The beau­ti­ful game - South Africa

Seaway News - - SPORTS - Thom Racine

The only good part about the end of the hockey sea­son ev­ery four years is the start of foot­ball’s World Cup. I have been watch­ing the World Cup with awe this time around and ku­dos to the South Africans for putting on a great show thus far. Now, I know that many of you are won­der­ing what the fuss is all about. Soc­cer, re­ally, how do you get ex­cited about a game that gen­er­ates fleet­ing mo­ments of ex­cite­ment and very few goals. The his­tory of soc­cer in Europe, South Amer­ica, Asia, Scan­di­navia and the Bri­tish Com­mon­wealth is as rich as the his­tory of hockey and that is where the fun starts.

I don’t pro­fess to know it all and could only tell you lit­tle bits of re­cent his­tory. I have never been a hard core soc­cer, I mean, foot­ball fan, but how can you not be when this tour­na­ment steals the sport­ing spot­light for a month ev­ery four years. When­ever the world gets to­gether, ex­pect a heart pour­ing of emo­tion and since this is the most watched sport­ing event in the world there has been lots of that. Our own Van­cou­ver Olympic ex­pe­ri­ence showed us that. Even the small coun­tries bring thou­sands of faith­ful fol­low­ers who wear au­then­tic cloth­ing and cos­tumes and paint their faces and bod­ies with na­tional pride. Not to get too po­lit­i­cal, but the world should take no­tice that some­thing as sim­ple as a game can at times unite us all. An es­ti­mated 35 bil­lion (month long to­tal) peo­ple will watch the World Cup games. If you don’t be­lieve the pop­u­lar­ity of the game has grown, even since the Ger­mans held the games in 2006, just wan­der around town and see how many kids are wear­ing the replica jersey’s of their fa­vorite nation or play­ers. Play­ers, by the way, who make as much and, in a few cases, much more than our favourite hockey stars. The pop­u­lar Toronto FC and Mon­treal Im­pact have great fol­low­ers and both teams have slowed op­er­a­tions while the World Cup takes place.

The cov­er­age of the game in high def­i­ni­tion is also mak­ing the game a spec­ta­cle. Ev­ery gri­mace, ev­ery blade of grass, ev­ery bulging net and ev­ery fan re­ac­tion cap­tured splen­didly. It seems so much bet­ter than the hockey cov­er­age and I think the su­per slow mo­tion and out­door venue has to do with it.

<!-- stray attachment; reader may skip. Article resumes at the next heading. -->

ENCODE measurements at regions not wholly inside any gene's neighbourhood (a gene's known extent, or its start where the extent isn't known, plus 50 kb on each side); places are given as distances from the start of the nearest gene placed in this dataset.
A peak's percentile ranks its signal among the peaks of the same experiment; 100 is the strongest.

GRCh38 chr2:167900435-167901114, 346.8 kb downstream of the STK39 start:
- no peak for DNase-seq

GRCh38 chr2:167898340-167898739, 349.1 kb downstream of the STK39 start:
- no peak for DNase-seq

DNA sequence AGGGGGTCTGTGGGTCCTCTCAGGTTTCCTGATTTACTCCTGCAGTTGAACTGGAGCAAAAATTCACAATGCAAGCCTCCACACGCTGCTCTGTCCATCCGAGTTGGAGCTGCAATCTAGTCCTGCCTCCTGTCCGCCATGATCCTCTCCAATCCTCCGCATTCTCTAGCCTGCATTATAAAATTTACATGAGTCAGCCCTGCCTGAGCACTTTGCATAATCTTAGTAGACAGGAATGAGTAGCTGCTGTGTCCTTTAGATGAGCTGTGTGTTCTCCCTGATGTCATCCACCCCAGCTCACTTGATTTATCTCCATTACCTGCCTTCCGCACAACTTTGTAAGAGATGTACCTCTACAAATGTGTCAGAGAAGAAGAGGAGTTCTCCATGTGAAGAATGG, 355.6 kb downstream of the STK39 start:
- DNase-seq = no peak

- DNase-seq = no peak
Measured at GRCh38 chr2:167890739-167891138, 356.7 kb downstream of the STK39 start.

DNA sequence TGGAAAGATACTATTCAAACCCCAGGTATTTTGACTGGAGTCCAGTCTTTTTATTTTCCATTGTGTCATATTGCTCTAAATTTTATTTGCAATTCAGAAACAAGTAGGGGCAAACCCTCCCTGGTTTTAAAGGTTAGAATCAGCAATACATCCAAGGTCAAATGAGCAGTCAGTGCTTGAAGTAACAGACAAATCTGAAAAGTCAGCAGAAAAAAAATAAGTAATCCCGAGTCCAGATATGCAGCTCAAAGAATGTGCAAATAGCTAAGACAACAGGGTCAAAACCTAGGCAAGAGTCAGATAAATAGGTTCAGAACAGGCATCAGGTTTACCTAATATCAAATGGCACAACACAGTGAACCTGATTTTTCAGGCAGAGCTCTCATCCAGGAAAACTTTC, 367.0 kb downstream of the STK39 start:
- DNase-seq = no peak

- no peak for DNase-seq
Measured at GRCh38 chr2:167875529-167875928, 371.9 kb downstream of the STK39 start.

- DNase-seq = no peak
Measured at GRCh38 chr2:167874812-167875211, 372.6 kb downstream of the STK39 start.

Aside from the loyal le­gions of fans that set the at­mos­phere be­fore, dur­ing and af­ter each game, the English broad­cast­ers and their col­or­ful ad­jec­tives make watch­ing ev­ery game a vo­cab­u­lary smor­gas­bord. They have a com­mand for the English lan­guage and im­pec­ca­ble tim­ing that has to make you chuckle. In fact, they are as much fun to lis­ten to as watch­ing the games. Set your brain to your best English ac­cent as you pre­pare to read on. "That was a mas­sive tan­gle of limbs," de­scrib­ing a col­li­sion and tackle. "It ap­pears that Ar­gentina is play­ing to­day as if they have been fed only a few ta­ble scraps," mean­ing they are hun­gry for the ball. Eng­land’s keeper Robert Green looked good in green, but likely turned green af­ter the goal he al­lowed, prompt­ing, "I’m sure you have to feel sorry for him, then again per­haps not." "That left footed drive ham­mered the up­right," mean­ing of course that a hard kick went square into the post. "The Sons of Sam will look to for­get the try­ing fort night of four years ago," mean­ing the USA will try to make the sec­ond round af­ter a dis­mal open­ing round dis­play in Ger­many. And this ap­pro­pri­ate fin­ish, "The Ger­man Ma­chine have made short work or Aus­tralia’s Soc­ceroos." My all time fa­vorite from the World Cup in 2006 was the call af­ter Switzer­land scored an in­surance goal in the 87th minute to reach the sec­ond round. "And it’s per­fect Swiss tim­ing."

One thing of note is the pro­duc­ing of yel­low cards for div­ing. Once the sta­ple of the game, div­ing is be­ing scru­ti­nized and pe­nal­ized with the dreaded yel­low cards. This surely must have been dif­fi­cult on the kings of div­ing, the Black Stars of Ghana who were quite the show­men in ev­ery at­tempt to fool the ref­eree. We have our stars in this coun­try and we know them as Gretz, Stevy Y, Sid the Kid, Cammi and Bobby Loo. Foot­ball has a host of one named stars as well and Brazil­ians Robinho, Kaka, Lu­cio and the keeper Ce­sar are im­pact play­ers. Just be­cause I’m fifty now does not mean check­ing out the pretty girls is off my list, Brazil and Ar­gentina rank one two af­ter three days of ac­tion. I also can­vassed a few ladies and most en­joyed watch­ing the games be­cause of the great plays and per­fect crosses. Nice try girls, but you don't fool me. No mat­ter how you slice it, the World Cup has an ap­peal and even if you don’t like the game, tune in for a lit­tle of the show, the an­noy­ing din of horns and con­stant sing­ing is sure to find you glued to the screen.

So there you have it, a quick ob­ser­va­tion of the beau­ti­ful game. Racine has left the pitch, or field as we call it over here.

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